US wants Turkey to negotiate with EU to join Transatlantic trade pact

US wants Turkey to negotiate with EU to join Transatlantic trade pact

US wants Turkey to negotiate with EU to join Transatlantic trade pact

ICC head Harold McGraw (2nd R) answers reporters’ questions at the Turkish Union of Chambers and Commodity Exchanges (TOBB) building in Ankara.

The Unites States would prefer Turkey to join a U.S.-European Union trade pact by agreeing on a scheme with the latter, instead of signing a separate deal with Washington, the U.S. president’s adviser and head of the International Chamber of Commerce (ICC) has said.

Speaking during a press meeting held before an ICC board meeting held in Ankara March 6, Harold McGraw, who is also the financial chair of McGraw-Hill Companies that owns the credit rating agency Standard & Poor’s, answered reporters’ questions over Turkey’s role in a proposed Transatlantic Trade and Investment Partnership (TTIP) between the U.S. and EU and Turkey’s economic outlook.

Saying both the EU and the U.S. were enthusiastic about the deal that would form a massive merchandise alliance, he said the negotiations could continue for at most 24 months but added that he hoped to achieve a result even earlier.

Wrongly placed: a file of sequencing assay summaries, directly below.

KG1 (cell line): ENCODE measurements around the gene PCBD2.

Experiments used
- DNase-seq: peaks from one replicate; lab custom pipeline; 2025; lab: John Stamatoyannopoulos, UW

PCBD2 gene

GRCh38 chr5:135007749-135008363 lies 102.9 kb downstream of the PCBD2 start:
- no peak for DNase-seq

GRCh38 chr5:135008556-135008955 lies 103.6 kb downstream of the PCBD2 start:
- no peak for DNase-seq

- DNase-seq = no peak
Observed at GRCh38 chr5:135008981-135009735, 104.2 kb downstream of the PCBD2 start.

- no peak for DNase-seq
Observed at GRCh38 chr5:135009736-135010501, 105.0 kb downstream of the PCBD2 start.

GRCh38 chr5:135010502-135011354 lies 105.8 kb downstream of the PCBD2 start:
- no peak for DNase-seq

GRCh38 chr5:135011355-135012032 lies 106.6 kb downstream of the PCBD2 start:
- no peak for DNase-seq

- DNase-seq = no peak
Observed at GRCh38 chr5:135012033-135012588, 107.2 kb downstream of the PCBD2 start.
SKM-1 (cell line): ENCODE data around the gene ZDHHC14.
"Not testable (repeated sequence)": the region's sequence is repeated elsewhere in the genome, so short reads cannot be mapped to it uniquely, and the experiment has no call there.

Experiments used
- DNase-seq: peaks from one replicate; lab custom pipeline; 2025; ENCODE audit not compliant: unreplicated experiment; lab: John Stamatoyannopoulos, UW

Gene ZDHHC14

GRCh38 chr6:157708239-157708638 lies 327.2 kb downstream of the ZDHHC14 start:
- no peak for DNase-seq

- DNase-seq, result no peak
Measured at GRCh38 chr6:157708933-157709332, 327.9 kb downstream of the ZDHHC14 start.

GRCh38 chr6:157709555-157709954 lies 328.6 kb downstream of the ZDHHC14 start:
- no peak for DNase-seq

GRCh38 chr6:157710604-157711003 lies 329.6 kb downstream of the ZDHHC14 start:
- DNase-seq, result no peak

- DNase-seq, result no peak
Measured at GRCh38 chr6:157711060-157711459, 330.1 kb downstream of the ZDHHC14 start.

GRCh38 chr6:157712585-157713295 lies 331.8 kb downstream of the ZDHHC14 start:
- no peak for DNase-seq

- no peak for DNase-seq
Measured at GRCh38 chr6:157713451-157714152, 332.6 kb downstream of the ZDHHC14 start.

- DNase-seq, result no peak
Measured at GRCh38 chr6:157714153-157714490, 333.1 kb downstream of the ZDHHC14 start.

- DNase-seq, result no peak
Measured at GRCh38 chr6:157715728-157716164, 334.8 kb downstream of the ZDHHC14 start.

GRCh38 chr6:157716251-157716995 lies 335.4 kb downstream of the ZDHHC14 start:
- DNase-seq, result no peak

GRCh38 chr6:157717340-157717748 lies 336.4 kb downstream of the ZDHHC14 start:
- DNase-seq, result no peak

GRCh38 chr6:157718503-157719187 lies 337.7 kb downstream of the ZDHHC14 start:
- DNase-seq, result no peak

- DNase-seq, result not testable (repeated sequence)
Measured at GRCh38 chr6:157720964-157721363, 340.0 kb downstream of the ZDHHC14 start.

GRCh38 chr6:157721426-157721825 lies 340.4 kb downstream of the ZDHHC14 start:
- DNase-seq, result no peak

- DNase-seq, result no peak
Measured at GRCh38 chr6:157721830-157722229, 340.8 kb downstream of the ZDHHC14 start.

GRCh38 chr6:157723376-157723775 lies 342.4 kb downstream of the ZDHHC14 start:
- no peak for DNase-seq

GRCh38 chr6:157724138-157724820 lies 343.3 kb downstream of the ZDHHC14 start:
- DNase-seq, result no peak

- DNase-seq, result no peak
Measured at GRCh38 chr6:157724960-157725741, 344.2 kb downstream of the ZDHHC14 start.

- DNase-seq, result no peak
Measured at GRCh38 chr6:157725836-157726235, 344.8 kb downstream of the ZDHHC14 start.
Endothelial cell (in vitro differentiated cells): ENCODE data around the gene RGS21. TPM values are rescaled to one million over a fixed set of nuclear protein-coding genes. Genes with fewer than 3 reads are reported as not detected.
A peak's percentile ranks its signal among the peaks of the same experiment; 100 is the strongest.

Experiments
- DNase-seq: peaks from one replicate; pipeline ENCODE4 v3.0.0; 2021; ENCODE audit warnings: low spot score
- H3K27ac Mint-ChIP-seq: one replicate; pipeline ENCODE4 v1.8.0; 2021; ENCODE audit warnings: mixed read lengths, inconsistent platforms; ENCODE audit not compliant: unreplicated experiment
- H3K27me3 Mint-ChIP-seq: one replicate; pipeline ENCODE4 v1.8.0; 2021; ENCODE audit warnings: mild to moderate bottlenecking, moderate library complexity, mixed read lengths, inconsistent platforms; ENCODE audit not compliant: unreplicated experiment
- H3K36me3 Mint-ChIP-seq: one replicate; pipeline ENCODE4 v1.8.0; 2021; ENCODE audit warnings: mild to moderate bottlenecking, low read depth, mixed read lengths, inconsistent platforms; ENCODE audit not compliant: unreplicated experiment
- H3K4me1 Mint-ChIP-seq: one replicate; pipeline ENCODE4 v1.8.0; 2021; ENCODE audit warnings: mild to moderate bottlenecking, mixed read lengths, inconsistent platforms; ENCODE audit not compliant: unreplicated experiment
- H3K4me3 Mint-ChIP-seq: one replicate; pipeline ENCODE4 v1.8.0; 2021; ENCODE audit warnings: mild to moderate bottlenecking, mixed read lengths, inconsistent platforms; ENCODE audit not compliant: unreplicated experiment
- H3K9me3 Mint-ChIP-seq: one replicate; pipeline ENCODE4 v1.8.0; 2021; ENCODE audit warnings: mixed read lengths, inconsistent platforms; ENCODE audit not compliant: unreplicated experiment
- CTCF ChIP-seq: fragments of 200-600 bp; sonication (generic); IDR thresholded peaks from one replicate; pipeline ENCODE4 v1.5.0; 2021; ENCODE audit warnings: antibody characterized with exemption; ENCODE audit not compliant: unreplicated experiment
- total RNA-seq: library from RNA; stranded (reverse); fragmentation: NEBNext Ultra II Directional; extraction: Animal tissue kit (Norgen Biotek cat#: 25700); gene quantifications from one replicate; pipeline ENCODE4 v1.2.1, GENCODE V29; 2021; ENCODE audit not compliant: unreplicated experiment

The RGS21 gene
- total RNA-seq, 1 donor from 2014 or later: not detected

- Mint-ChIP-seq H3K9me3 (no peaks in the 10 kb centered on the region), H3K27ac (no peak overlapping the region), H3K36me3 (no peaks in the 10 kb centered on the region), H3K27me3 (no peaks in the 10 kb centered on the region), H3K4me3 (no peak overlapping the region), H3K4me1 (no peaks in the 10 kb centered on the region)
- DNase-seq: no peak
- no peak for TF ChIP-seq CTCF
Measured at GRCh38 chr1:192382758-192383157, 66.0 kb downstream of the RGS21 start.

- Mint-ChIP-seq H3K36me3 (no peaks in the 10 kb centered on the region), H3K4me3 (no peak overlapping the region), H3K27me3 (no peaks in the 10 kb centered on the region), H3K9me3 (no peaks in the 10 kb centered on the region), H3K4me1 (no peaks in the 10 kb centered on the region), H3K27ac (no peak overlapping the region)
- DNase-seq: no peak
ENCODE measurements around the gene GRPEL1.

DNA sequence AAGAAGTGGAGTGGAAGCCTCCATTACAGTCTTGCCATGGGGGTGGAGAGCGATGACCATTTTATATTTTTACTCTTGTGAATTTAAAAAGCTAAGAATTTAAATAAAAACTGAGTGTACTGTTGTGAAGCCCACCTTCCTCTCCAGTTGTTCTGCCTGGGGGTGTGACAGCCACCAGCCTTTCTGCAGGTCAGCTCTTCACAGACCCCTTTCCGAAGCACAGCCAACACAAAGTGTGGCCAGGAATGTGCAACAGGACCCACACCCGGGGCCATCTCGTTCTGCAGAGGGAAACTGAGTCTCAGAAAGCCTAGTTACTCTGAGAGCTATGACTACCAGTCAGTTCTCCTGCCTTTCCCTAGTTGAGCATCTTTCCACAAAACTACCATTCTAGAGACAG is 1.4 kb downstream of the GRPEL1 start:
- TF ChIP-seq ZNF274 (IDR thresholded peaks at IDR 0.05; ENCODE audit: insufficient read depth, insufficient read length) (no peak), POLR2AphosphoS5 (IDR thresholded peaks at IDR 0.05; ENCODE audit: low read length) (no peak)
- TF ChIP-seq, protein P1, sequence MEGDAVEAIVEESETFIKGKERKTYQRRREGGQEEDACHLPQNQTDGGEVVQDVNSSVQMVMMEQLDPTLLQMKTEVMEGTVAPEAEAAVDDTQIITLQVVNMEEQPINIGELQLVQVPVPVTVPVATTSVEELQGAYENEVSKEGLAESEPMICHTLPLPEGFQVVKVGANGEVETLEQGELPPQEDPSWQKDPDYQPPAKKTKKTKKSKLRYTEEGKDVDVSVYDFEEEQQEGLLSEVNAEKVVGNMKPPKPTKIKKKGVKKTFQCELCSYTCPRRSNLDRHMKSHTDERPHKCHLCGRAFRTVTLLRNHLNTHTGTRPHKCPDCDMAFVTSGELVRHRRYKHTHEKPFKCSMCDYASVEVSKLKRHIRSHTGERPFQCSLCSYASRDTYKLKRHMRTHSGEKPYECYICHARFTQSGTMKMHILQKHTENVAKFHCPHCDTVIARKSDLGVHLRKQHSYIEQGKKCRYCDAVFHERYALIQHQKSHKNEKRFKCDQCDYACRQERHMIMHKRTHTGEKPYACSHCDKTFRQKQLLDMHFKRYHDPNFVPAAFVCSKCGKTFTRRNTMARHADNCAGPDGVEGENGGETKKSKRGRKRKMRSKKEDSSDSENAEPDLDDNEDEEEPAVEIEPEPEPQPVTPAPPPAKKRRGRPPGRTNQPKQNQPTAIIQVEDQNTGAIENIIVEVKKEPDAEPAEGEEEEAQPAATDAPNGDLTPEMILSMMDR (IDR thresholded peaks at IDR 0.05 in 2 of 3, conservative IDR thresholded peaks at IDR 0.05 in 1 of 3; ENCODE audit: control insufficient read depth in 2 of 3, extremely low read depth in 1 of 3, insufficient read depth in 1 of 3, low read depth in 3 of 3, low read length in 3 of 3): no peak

The two account for almost half of the world economy and more than a third of global trade, with the two-way trade in goods alone worth more than $2 billion a day.

Regarding Turkey’s role in such an agreement, McGraw said: “The situation depends on Turkey’s relationship with the EU. If Turkey becomes an EU member, it would automatically become a member of the TTIP as well.”

Turkey has been asking to join the process, not only to join the world’s biggest prospective trade alliance, but also to avoid the potential damage to the country because of its Customs Union agreement with the EU.

The free trade deals between the EU and third parties enable other countries’ goods to enter Turkish markets via Europe with zero duties, yet the decision to provide the same privileges to Turkey is up to the third party.

Ankara has supported a Turkey-U.S. free trade deal as an alternative formula in order to avoid Turkey’s exclusion from the TTIP agreement.

However, McGraw said March 6 that even if this were “possible,” the U.S. would prefer Turkey’s participation via Brussels.

“It [the U.S.-Turkey trade deal] could happen, but our focus is on the Transatlantic and Turkey’s inclusion into the partnership through the EU,” he said.

Touching on the tough time the Turkish economy has been experiencing in his remarks, McGraw dubbed the developments as “temporary,” downplaying the impact of political risks on long-term growth.